The housing and homeless crisis has deteriorated further in the past year and is a real concern for SVP members. Without a home it is extremely difficult to participate fully in society and reach one’s potential. Homelessness is at record levels. Figures from April 2023, show that 12,259 people including 3,594 children are currently experiencing homelessness. That is an increase of 28% since March 2022. The impact of the ending of the no fault evictions in March 2023 has had further negative consequences on people renting in the private rented sector and the numbers becoming homeless. Approximately, 14,000 Notices to Quit were issued in the last 12 months to tenants living in the private rented sector.
Funding in successive budgets has been provided to reacting to homelessness rather than having it evenly distributed between homeless prevention, tenancy sustainment, and necessary funding for homeless services such as hostels. We now need a dedicated homeless prevention budget, amounting to 20% of all homeless expenditure. Recent budgets have also failed to effectively provide interventions for children and parents living in emergency accommodation to alleviate some of the trauma of homelessness. This is despite the fact that the homeless crisis has being an issue for many years now. Child support workers should be available to any family who needs it while living in emergency accommodation.
The maximum monthly rent limits payable for a household under the Housing Assistance Payment (HAP) have remained largely unchanged since 2016. In March 2023 there were no properties available within the standard HAP rate limits. Within the discretionary limits there were just 21 properties available for families with children. For those families and individuals that do secure private rented accommodation, paying a top-up to their landlord on top of the differential rent payment to secure and maintain the accommodation has become the norm for the households SVP assist. This exposes them to an even greater risk of poverty and in some instances an accumulation of rent arrears. We have recommended that HAP and Rent Supplement limits be increased by 40% in Budget 2024.
In Amsterdam 42% of total housing stock is social housing, in Vienna 50%, Copenhagen 28%, in Ireland, just 10% of our total housing stock is social housing. Increasing Approved Housing Bodies and Local Authorities ownership of total housing stock to 20% through direct build and targeting vacancy will greatly increase access to secure and affordable housing, and is the most appropriate response to addressing the housing and homeless crisis. We recommend that an additional €500 million from windfall revenues by used to deliver 20,000 social and affordable cost rental homes and to address local authority vacant housing.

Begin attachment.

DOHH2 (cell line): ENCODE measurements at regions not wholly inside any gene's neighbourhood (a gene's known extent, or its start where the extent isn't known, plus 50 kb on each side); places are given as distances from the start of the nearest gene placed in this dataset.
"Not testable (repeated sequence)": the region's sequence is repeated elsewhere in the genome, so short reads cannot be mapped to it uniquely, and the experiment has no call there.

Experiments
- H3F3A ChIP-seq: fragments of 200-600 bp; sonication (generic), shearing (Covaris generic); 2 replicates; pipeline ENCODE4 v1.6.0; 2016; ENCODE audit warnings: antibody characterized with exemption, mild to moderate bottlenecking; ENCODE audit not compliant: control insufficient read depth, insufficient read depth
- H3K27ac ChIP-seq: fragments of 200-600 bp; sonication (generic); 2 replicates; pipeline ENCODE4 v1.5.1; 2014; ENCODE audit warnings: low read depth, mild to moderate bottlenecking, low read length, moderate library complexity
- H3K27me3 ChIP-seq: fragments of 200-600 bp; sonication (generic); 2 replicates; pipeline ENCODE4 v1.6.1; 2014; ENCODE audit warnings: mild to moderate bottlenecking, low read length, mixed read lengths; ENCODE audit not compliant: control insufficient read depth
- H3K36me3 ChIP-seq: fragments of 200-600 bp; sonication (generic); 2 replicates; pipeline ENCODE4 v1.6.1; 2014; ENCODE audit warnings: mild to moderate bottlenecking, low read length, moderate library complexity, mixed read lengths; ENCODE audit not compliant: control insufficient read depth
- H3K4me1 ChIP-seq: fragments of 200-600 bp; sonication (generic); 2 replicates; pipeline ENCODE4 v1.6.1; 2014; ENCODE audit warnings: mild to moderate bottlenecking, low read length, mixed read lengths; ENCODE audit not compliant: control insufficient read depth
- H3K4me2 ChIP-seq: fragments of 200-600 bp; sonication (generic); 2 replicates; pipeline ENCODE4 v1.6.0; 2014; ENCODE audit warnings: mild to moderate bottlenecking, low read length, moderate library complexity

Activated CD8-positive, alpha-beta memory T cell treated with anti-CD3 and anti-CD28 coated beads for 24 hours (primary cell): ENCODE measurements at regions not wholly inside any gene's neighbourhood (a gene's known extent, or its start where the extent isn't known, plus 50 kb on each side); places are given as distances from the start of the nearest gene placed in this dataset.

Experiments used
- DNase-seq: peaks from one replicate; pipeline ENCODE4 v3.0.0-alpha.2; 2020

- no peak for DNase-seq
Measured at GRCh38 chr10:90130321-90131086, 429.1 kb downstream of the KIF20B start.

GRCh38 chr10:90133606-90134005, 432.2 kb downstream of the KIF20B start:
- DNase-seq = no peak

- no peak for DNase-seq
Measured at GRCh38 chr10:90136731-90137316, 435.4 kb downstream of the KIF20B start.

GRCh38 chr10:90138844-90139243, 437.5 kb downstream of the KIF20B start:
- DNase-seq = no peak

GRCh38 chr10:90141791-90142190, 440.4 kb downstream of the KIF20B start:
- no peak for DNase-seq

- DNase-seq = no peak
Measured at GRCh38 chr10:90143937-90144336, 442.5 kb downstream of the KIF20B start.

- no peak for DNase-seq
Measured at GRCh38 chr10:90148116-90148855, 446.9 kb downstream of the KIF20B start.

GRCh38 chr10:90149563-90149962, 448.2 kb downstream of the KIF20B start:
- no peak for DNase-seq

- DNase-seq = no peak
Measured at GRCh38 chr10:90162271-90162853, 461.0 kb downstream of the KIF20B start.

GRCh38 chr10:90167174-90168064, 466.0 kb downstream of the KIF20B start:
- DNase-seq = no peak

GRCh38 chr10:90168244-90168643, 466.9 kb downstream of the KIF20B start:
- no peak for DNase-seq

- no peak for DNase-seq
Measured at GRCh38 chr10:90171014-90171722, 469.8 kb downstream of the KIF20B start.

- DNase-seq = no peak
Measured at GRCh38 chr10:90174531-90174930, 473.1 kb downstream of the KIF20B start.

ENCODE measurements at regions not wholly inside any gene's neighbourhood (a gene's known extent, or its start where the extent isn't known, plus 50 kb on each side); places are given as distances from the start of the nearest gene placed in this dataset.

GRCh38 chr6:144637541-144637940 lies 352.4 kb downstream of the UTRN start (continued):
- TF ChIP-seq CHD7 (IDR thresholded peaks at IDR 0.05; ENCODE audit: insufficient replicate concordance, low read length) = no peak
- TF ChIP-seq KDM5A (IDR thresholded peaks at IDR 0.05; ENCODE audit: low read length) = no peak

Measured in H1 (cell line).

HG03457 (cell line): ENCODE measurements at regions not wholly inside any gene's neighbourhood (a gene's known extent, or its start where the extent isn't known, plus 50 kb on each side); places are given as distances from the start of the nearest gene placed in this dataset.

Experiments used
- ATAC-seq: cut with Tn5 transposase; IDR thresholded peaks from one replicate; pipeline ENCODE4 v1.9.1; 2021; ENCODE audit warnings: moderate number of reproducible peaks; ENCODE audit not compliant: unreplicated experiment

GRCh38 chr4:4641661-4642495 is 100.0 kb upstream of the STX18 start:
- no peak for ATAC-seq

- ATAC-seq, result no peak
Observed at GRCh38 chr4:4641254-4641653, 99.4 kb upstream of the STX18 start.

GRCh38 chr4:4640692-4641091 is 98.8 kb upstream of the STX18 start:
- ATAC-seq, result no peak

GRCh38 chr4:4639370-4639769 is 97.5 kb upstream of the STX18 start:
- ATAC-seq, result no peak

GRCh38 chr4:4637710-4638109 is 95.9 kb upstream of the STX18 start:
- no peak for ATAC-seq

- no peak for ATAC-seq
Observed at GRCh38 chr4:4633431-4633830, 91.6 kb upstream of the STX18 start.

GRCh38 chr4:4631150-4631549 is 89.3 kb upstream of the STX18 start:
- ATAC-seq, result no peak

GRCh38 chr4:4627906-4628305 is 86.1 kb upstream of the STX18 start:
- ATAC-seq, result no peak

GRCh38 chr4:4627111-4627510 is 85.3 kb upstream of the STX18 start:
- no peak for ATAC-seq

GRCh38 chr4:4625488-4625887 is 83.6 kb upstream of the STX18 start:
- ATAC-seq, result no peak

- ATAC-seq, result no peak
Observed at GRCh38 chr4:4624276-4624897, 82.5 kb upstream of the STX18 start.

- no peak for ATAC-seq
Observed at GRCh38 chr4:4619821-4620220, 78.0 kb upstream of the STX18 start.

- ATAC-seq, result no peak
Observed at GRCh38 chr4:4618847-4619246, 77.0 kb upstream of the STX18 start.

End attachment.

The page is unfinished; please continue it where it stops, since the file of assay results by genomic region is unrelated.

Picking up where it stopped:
The Housing First model should be extended on a pilot basis to accommodate families currently experiencing homelessness and have complex needs at an estimated cost of €5 million. Young people experiencing disadvantage continue to be negatively impacted by the housing and homeless crisis; dedicated funding must be assigned in this budget to address their housing needs. We need to also urgently address the long term accommodation needs of people who have refugee status and cannot move out of direct provision because of no affordable accommodation available. We recommend €250 million be used in this budget to increase the provision of secure homes for refugees affected.
This is an extremely uncertain and challenging time for many in our society who continue to be negatively affected by housing insecurity. However, Budget 2024 can address those concerns by adequately resourcing our housing system so that all low-income and vulnerable households can access secure and affordable accommodation.